17. 17. • IF your camera is capable of being used in Manual then learn how to use it! This will help you get around the problem of always relying on the flash in low-light situations. That way when you use flash it will be YOUR choice, not the cameras.
  18. 18. Outdoor Light• Diffused light outdoors is also called “open shade”• This could mean you are standing in the shade of a tree or building WITHOUT a barrier/roof/trees overhead.• Diffused light is easy to find at sunset because the low light creates long shadows for standing in.
  19. 19. Overcast Days• Overcast days provide even light everywhere. You won’t have to worry about harsh shadows. The plus side is you can take pictures anywhere, anytime. The downside is that you miss out on the beauty and interest that happens when you incorporate light into your pictures.
  20. 20. • Use overcast days for those tricky kids photo- ops: Playing at the park at 1 p.m. is MUCH easier in overcast light! Blow bubbles, ride bikes, go on a hike take advantage of the even light and do something picture worthy!
  21. 21. Lighting situations to avoid!• Dappled Light
  22. 22. Direct Sunlight• Direct Sunlight
  23. 23. Composition• Composition: The organization of all your elements in your photograph
  24. 24. On their levelMake it a habit of always shooting on your child’slevel! If they’re on the floor, get on the floor soyour camera is on level with their face. If they’reon the stomach on the ground, then you do it too!
  25. 25. Perspective Notice what a difference a better perspective makes in these two pictures.
  26. 26. Perspective adds interest• When you are composing the shot YOU determine what perspective you will capture. Try shooting from above or standing on something to get high up.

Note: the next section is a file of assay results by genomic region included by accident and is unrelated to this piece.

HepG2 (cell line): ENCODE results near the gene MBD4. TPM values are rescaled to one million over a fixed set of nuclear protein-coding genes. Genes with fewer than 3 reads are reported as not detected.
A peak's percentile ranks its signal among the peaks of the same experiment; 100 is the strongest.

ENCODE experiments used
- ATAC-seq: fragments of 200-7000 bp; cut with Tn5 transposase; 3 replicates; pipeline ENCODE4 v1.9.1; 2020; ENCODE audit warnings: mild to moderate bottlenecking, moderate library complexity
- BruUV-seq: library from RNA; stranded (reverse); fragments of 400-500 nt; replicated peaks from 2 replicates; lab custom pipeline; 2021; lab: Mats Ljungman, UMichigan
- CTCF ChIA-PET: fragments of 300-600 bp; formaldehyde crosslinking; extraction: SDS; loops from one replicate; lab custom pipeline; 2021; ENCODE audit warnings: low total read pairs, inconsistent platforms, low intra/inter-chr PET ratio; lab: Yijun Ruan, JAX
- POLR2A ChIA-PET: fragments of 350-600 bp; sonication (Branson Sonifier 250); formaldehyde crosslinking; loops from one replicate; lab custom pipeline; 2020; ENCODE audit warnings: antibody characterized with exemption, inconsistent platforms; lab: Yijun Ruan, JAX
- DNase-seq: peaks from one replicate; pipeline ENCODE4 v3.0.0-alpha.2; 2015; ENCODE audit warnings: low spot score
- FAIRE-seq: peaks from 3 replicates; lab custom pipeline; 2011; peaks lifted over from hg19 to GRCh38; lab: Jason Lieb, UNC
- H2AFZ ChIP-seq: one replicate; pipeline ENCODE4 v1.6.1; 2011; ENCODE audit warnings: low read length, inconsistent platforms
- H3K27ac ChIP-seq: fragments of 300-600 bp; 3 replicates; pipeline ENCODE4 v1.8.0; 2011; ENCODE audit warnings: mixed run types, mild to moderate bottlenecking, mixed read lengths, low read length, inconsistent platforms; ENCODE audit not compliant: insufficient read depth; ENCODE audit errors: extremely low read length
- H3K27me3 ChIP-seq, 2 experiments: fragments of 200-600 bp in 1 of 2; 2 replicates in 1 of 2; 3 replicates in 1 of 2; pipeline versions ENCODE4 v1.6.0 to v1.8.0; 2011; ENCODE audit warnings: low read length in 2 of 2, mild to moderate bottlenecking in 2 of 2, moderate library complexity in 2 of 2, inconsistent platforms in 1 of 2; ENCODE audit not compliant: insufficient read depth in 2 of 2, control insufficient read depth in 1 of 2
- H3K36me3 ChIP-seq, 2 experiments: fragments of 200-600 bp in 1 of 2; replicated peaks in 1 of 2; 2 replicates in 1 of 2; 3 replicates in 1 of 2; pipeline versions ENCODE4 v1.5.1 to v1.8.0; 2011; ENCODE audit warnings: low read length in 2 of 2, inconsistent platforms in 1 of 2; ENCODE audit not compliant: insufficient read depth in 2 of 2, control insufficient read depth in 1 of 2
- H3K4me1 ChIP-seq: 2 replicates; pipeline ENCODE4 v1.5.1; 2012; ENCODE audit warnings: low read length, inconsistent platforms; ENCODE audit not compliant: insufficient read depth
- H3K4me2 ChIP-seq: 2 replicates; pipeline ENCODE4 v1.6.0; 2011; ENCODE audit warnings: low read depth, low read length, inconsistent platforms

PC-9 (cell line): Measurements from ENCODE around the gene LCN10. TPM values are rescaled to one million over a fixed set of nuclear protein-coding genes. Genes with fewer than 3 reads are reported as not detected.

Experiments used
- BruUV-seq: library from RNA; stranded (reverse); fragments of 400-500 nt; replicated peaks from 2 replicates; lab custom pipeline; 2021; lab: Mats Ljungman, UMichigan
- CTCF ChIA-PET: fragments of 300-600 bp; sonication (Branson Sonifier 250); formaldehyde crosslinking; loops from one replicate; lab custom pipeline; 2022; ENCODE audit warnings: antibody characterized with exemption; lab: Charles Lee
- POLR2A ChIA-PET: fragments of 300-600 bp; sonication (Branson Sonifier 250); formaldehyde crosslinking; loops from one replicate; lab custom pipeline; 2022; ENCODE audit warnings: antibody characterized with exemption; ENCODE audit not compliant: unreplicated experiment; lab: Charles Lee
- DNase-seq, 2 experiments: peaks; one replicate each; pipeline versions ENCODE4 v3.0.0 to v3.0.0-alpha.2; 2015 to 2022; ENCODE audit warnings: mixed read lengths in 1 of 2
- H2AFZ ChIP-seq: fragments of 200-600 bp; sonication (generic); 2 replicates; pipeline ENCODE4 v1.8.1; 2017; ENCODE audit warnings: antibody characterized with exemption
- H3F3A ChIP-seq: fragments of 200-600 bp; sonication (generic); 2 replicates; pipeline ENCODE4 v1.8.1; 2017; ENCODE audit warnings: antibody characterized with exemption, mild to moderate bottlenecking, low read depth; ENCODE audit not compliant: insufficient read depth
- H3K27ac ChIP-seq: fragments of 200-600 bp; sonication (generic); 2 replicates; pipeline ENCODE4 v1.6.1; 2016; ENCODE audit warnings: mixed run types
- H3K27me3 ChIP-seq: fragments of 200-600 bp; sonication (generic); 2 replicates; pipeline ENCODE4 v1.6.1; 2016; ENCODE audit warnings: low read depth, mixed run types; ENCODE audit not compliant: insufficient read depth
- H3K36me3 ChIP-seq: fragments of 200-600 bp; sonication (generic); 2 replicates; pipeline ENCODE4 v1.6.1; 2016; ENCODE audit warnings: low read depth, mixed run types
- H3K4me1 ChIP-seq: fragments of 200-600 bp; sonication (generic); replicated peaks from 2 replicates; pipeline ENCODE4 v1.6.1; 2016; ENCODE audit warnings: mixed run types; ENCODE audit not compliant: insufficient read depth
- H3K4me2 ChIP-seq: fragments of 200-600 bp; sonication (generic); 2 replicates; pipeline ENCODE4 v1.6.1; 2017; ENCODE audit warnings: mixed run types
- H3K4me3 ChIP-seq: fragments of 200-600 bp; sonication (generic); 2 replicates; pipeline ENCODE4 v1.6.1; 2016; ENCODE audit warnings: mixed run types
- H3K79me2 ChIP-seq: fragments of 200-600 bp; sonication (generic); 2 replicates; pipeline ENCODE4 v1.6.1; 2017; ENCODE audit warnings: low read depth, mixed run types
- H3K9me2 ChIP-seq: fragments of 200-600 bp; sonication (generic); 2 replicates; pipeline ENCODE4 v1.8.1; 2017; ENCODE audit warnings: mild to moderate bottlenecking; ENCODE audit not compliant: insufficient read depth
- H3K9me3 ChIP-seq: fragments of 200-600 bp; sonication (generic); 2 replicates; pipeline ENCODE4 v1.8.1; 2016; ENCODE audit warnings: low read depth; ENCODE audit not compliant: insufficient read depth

27. 27. How aboutlaying on theground? Askyourself: Can Itell this storydifferently bychanging myperspective.Get creative!
  28. 28. Rule of Thirds• The rule of thirds is a compositional rule of thumb in visual arts. The rule states that an image should be imagined as divided into nine equal parts by two equally spaced horizontal lines and two equally spaced vertical lines, and that important compositional elements should be placed along these lines or their intersections. Proponents of this technique claim that aligning a subject with these points creates more tension, energy and interest in the composition than simply centering the subject would. (Wikipedia)
  29. 29. Fill the frame • Close in on the action! Determine what you want to capture and fill the frame with that (not the rest of the empty pool or the other strangers in bumper cars!)
  30. 30. Space• Decide: Do you want to fill your frame, or does the background enhance the picture and help tell a story?
  31. 31. • Add interest to your pictures by adding another element like leading lines: Lines that draw the viewer to your focal point and add interest and movement.
  32. 32. Anothertechnique foraddedinterest iscreating aframe-within-a-frame:
  33. 33. Watch your behind• What’s in the background? This is important for indoor and outdoor photography. Can something be moved? Cleaned up? Do you need to change your position?• Get rid of distractions!